Halliday, Fred (1995) International relations and its discontents. International affairs, 71 (4). pp. 733-746. ISSN 1468-2346
In this review of the health and prospects of the contemporary study of international relations, the author identifies the criteria by which the discipline may justify its existence and distinguishes these from invalid standard, notable a misconceived appeal to 'scientific' procedure and goals or a demand for immediate relevance. he asserts the centrality both of theoretical work and of engagement with historical and contemporary actuality, and, with Dahrendorf, the inevitability and desirability of a tension between reflection and practice. he then examines the response of the discipline to two major challenges of recent years - the collapse of communism and the process of 'globalization' - and notes ways in which it may constructively develop both in fulfilling the criteria of academic adequacy and in responding to the challenges of the contemporary world.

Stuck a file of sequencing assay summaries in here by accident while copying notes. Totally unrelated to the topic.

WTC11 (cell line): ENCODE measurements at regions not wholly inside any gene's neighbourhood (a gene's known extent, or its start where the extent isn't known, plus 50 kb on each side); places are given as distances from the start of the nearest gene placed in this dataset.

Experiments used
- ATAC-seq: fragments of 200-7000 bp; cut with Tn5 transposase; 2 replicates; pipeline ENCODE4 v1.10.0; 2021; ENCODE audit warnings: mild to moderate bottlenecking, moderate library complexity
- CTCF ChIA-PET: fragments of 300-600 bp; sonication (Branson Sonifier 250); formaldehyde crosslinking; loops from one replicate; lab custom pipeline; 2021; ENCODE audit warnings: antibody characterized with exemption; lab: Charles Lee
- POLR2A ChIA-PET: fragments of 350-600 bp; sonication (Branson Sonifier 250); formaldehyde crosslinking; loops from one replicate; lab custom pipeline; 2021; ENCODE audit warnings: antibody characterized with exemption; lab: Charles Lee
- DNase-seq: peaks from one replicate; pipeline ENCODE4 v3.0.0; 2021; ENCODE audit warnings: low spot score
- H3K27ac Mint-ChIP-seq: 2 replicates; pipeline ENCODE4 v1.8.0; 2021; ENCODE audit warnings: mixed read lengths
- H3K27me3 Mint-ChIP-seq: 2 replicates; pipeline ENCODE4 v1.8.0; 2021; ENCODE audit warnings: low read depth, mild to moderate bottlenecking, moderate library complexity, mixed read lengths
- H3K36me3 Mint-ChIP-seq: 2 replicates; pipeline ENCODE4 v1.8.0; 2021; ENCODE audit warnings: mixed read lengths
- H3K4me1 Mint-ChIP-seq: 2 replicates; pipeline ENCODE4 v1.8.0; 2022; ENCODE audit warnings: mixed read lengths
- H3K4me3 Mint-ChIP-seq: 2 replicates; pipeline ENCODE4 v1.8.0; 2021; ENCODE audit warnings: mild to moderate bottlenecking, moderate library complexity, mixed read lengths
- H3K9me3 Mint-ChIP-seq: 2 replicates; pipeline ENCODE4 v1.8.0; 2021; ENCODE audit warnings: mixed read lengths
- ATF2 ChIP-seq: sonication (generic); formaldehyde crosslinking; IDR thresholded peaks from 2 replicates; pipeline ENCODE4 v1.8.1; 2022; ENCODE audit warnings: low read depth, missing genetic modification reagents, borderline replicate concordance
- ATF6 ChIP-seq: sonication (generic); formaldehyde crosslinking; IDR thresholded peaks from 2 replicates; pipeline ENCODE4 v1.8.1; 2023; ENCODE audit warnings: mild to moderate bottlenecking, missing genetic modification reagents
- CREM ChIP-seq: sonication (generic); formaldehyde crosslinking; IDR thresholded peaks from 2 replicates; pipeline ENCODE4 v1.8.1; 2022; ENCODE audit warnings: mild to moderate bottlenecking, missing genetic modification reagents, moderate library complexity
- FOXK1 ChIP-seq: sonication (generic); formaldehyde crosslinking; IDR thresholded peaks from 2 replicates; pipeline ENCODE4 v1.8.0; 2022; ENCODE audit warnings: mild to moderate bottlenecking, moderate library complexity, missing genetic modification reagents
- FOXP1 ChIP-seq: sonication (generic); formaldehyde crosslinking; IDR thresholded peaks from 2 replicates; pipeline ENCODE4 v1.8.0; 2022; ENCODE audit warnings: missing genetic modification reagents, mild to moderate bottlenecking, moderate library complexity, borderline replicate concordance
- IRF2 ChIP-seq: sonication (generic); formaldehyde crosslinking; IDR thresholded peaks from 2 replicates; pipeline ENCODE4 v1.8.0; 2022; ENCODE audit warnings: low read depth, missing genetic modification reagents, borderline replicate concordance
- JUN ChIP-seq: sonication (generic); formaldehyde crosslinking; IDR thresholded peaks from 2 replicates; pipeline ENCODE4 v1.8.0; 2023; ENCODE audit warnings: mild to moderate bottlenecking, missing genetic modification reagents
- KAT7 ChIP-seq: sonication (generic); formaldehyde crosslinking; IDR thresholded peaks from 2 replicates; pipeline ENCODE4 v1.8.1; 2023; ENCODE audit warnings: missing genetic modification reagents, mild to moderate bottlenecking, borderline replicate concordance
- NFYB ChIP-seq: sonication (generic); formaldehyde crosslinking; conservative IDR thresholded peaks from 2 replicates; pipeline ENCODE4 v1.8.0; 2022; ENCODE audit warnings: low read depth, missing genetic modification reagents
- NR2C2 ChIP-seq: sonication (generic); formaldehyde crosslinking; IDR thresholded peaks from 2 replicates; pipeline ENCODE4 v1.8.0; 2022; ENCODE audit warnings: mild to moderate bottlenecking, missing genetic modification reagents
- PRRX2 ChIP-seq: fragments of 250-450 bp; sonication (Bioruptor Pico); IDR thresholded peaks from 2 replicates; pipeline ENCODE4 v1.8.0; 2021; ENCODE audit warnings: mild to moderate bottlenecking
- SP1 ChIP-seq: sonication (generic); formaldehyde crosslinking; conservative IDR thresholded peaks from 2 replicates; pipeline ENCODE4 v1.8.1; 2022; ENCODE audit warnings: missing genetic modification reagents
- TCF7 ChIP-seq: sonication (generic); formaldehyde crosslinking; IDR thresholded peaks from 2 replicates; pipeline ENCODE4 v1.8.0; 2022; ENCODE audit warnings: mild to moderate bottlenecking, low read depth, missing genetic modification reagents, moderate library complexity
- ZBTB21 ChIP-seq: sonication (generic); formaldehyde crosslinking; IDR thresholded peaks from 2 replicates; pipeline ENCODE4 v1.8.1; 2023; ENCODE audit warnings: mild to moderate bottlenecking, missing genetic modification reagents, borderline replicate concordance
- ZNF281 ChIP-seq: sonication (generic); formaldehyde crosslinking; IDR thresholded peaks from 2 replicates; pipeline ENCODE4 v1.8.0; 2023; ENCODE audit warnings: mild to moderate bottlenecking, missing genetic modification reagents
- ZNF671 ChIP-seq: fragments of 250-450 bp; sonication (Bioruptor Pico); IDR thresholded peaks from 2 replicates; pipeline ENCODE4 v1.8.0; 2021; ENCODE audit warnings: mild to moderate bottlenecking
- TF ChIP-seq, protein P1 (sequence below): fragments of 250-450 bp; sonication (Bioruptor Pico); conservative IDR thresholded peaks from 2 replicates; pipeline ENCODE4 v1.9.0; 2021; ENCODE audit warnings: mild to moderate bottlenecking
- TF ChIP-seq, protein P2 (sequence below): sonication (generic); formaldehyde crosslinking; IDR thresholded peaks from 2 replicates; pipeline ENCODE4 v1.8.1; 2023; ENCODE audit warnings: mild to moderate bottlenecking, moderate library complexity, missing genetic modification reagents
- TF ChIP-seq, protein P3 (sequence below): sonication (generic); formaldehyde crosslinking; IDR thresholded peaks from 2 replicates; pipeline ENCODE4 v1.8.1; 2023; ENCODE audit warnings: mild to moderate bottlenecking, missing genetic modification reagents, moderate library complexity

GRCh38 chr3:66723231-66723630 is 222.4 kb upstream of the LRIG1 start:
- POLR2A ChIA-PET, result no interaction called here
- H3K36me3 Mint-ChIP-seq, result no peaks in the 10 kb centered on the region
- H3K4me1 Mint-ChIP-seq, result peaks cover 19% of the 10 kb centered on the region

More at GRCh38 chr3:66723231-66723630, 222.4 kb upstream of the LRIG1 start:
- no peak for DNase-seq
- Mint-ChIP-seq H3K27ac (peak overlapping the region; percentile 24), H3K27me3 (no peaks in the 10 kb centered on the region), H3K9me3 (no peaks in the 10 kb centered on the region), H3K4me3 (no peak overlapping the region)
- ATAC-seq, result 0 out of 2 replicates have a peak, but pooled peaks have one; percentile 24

|Additional Information:||© 2011 John Wiley & Sons Inc.|
|Library of Congress subject classification:||J Political Science > JZ International relations|
|Sets:||Departments > International Relations|
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